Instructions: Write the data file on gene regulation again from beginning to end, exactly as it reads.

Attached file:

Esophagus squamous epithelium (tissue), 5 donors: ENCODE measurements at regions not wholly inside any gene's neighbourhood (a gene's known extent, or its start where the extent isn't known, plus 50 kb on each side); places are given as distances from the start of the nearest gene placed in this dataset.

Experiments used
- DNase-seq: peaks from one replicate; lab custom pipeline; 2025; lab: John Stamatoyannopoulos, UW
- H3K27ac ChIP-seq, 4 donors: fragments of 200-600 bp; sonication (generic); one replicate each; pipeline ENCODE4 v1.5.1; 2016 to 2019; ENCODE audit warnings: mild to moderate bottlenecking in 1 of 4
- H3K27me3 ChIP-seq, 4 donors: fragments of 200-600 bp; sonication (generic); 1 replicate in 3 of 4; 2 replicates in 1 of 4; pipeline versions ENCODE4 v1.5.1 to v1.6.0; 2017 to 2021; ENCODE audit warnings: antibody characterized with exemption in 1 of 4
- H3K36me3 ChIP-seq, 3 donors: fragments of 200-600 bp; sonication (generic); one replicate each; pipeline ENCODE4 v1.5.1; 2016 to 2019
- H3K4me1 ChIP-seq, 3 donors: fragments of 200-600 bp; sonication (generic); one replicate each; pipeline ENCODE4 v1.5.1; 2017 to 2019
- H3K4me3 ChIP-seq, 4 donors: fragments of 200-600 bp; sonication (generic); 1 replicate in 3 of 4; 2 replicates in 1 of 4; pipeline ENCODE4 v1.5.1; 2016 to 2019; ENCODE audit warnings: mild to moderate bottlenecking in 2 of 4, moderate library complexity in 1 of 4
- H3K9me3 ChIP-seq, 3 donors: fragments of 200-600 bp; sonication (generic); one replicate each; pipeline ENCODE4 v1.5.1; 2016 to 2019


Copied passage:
Esophagus squamous epithelium (tissue), 5 donors: ENCODE measurements at regions not wholly inside any gene's neighbourhood (a gene's known extent, or its start where the extent isn't known, plus 50 kb on each side); places are given as distances from the start of the nearest gene placed in this dataset.

Experiments used
- DNase-seq: peaks from one replicate; lab custom pipeline; 2025; lab: John Stamatoyannopoulos, UW
- H3K27ac ChIP-seq, 4 donors: fragments of 200-600 bp; sonication (generic); one replicate each; pipeline ENCODE4 v1.5.1; 2016 to 2019; ENCODE audit warnings: mild to moderate bottlenecking in 1 of 4
- H3K27me3 ChIP-seq, 4 donors: fragments of 200-600 bp; sonication (generic); 1 replicate in 3 of 4; 2 replicates in 1 of 4; pipeline versions ENCODE4 v1.5.1 to v1.6.0; 2017 to 2021; ENCODE audit warnings: antibody characterized with exemption in 1 of 4
- H3K36me3 ChIP-seq, 3 donors: fragments of 200-600 bp; sonication (generic); one replicate each; pipeline ENCODE4 v1.5.1; 2016 to 2019
- H3K4me1 ChIP-seq, 3 donors: fragments of 200-600 bp; sonication (generic); one replicate each; pipeline ENCODE4 v1.5.1; 2017 to 2019
- H3K4me3 ChIP-seq, 4 donors: fragments of 200-600 bp; sonication (generic); 1 replicate in 3 of 4; 2 replicates in 1 of 4; pipeline ENCODE4 v1.5.1; 2016 to 2019; ENCODE audit warnings: mild to moderate bottlenecking in 2 of 4, moderate library complexity in 1 of 4
- H3K9me3 ChIP-seq, 3 donors: fragments of 200-600 bp; sonication (generic); one replicate each; pipeline ENCODE4 v1.5.1; 2016 to 2019